If your student loans are the biggest burden you carry you could also look into refinancing those. When it comes to your student loans you will need to do your due diligence.  Refinancing them isn’t as straight-forward as your mortgage. There are different considerations to keep in mind. If your loans are federally financed they come with a bit more flexibility and the option for deferment. That perk may not be something you want to give up if money is tight. Make sure to research your options and choose what is best for your lifestyle.

 

Get Out of Debt:  Step 4. Choose a Repayment Plan

When it comes to getting out of debt there are two popular plans. The Snowball method, made famous by Dave Ramsey, and the Avalanche method work very well. In choosing which plan to use, you will need to take a look at your lifestyle and your long-term goals. 

The Snowball method may be for you if you are motivated by quick wins. This method focuses on tackling smaller debts first to give you a quick sense of accomplishment in paying off a bill right away. This can help bolster momentum to keep you on the journey. 

The Avalanche method focuses on paying off high-interest debt first. This method has the potential to save you a lot of money over time on interest. So if you are okay with your debt repayment taking a little longer while saving money you may want to consider the Avalanche method. 

Get Out of Debt:  Step 5. Track Your Spending

Tracking your spending is so important to get out of debt. Getting out of debt is hard enough as it is and there is no need to make it harder by letting money fly out of your wallet and end each month wondering where it all went. 

When you are diligent about tracking your spending you will have an honest review of how you handle your money. If you find you spend an astronomical amount each month on clothing you have the power to cut back and apply the savings to your debt. If you never track your spending you will never determine where the money is leaking out. 

There are apps like Mint and Personal Capital available to help you track spending so you aren’t required to hoard receipts and tally everything up at the end of the month. You are able to link your bank accounts to the app and set budget categories with limits. Once you reach the spending limit you will receive a notification. When you are just starting out you may not know what limits to set. That is okay. You may want to just track your spending the first month and analyze which area you could spend less in. You can let more about spending cuts in the Money Saving Guide.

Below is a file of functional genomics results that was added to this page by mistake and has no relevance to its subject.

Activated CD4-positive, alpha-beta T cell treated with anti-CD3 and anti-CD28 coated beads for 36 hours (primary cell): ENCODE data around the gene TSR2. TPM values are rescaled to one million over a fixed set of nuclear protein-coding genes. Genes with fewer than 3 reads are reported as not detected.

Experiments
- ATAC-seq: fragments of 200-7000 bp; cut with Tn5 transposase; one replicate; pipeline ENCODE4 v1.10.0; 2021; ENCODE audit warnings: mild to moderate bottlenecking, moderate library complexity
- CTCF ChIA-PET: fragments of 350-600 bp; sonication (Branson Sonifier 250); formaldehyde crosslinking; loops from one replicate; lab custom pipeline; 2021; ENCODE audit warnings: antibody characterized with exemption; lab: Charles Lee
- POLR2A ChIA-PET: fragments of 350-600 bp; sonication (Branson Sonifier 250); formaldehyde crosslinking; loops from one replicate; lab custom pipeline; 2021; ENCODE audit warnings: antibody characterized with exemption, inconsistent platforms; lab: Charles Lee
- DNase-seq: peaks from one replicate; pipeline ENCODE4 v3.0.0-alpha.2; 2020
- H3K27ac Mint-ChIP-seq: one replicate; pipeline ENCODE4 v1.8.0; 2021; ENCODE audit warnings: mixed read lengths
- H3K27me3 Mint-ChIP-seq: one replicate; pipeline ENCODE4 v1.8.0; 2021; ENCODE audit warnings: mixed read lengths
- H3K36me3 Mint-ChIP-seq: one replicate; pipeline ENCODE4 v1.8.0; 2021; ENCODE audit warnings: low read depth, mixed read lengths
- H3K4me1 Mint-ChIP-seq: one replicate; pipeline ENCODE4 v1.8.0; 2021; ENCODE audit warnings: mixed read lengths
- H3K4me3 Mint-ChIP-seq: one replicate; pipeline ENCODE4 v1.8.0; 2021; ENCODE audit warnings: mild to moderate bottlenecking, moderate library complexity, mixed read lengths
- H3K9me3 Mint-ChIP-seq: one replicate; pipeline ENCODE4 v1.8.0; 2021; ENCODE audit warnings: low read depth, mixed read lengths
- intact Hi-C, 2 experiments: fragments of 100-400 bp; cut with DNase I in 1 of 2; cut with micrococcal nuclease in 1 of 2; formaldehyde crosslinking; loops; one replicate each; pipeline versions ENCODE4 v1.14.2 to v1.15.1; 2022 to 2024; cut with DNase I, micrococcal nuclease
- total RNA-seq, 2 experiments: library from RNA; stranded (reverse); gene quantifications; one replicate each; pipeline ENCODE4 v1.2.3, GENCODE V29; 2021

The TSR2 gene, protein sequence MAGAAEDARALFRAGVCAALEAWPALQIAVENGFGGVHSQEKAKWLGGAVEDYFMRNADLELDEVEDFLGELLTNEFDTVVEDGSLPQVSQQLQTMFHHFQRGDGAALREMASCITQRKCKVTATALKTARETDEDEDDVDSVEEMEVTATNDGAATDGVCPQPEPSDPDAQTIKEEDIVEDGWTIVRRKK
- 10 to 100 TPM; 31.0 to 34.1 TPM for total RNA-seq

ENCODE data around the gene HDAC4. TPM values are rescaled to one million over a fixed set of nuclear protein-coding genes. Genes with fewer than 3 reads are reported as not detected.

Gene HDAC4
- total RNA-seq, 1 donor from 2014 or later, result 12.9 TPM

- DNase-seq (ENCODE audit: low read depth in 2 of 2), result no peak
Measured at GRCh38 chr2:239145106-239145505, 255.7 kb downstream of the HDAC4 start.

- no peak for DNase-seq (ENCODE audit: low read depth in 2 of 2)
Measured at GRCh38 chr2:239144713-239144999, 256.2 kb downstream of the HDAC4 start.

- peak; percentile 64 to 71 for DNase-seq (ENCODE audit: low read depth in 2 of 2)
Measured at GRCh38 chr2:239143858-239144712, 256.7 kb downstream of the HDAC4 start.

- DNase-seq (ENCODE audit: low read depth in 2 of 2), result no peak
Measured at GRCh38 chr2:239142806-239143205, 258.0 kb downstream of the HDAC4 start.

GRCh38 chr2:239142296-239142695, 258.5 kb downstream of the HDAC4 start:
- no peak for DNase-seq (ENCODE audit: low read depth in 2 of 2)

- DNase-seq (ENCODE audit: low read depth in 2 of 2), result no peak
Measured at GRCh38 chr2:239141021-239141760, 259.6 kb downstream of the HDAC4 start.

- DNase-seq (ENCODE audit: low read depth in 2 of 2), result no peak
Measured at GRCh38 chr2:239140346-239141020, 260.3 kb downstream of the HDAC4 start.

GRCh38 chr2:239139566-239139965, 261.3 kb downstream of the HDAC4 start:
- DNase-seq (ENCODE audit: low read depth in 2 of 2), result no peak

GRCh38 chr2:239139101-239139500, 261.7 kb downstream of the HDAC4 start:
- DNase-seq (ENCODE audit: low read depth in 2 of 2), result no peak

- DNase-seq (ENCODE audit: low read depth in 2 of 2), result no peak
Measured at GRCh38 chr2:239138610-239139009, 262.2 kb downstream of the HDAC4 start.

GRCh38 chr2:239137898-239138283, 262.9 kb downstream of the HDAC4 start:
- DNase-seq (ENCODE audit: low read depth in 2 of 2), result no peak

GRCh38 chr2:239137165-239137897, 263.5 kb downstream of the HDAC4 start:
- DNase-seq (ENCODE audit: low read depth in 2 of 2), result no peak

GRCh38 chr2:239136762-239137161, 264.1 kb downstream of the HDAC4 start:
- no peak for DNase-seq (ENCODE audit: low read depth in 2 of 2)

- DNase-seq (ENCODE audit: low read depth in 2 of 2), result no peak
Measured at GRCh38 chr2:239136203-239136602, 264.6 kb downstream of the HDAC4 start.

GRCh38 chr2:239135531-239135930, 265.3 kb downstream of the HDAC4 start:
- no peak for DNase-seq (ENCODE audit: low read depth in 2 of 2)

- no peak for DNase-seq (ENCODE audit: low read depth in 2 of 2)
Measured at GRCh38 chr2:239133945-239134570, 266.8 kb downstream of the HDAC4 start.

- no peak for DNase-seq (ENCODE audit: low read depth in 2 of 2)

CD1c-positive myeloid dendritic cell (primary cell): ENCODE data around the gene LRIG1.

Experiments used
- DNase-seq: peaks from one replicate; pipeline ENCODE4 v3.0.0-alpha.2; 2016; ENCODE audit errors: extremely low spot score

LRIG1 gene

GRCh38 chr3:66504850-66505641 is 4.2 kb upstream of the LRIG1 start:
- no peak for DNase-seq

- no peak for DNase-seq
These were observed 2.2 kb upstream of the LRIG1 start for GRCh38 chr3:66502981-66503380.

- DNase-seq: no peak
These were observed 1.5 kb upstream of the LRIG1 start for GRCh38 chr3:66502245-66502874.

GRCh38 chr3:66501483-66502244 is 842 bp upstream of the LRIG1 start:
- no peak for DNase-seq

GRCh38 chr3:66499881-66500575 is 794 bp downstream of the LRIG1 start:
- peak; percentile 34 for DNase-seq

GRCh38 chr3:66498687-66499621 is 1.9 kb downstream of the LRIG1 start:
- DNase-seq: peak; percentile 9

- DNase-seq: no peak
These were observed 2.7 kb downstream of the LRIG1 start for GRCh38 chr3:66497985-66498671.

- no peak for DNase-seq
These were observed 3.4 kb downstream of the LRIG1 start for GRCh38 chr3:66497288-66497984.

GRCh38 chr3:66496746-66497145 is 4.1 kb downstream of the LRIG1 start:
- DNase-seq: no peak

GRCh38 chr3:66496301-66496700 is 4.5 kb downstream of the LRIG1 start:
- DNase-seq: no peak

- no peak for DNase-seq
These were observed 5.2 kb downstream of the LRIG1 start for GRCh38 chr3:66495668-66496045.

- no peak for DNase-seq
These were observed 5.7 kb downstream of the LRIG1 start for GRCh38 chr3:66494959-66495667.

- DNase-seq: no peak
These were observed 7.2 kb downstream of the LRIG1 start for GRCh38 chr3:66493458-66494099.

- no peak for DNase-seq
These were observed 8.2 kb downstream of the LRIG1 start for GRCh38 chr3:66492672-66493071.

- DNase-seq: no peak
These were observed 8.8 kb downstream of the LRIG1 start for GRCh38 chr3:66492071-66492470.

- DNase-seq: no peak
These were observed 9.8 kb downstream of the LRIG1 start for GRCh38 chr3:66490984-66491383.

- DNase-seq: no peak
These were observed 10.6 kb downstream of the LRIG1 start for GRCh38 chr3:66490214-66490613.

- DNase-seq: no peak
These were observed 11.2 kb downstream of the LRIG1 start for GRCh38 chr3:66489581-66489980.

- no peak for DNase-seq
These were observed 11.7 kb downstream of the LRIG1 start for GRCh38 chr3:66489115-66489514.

Get Out of Debt:  Step 6. Work Your Plan

The best-laid plans are useless until they are put to work. Now that you know your amount of debt and have chosen the repayment plan that’s best for you it’s time to start. Make sure you are keeping your spending on track and applying extra funds to your debt. No matter which plan you chose you will need to make sure you are putting the extra money from paid off debts towards the next debt. If you fail to do this the plan will fail and you will carry your debt longer.

Get Out of Debt:  Step 7. Monitor & Adjust

Assuming you already have a budget (if not set one up here), your budget likely won’t work perfectly the first few attempts. This is the natural process of creating a working budget. You may find that you will need to make adjustments with a spending category you hadn’t considered earlier or perhaps you restricted yourself too much and need to add in ‘fun money’.

If you found you have more money than expected to throw at your debt go ahead and recalculate your estimated pay off date and celebrate that you are that much closer to your goal.

Life changes and your budget will need to adapt to it. Don’t beat yourself up if your budget doesn’t always perfectly align with the changes.

Get Out of Debt:  Step 8. Earn More

Depending on how ambitious you are or the amount of extra time you have, you may want to look into earning extra income. More income may not need to come from a second job or side hustle if you are will to negotiate a pay raise with your boss. If a side hustle is an option there are various type of traditional gigs as well as those you can do from home.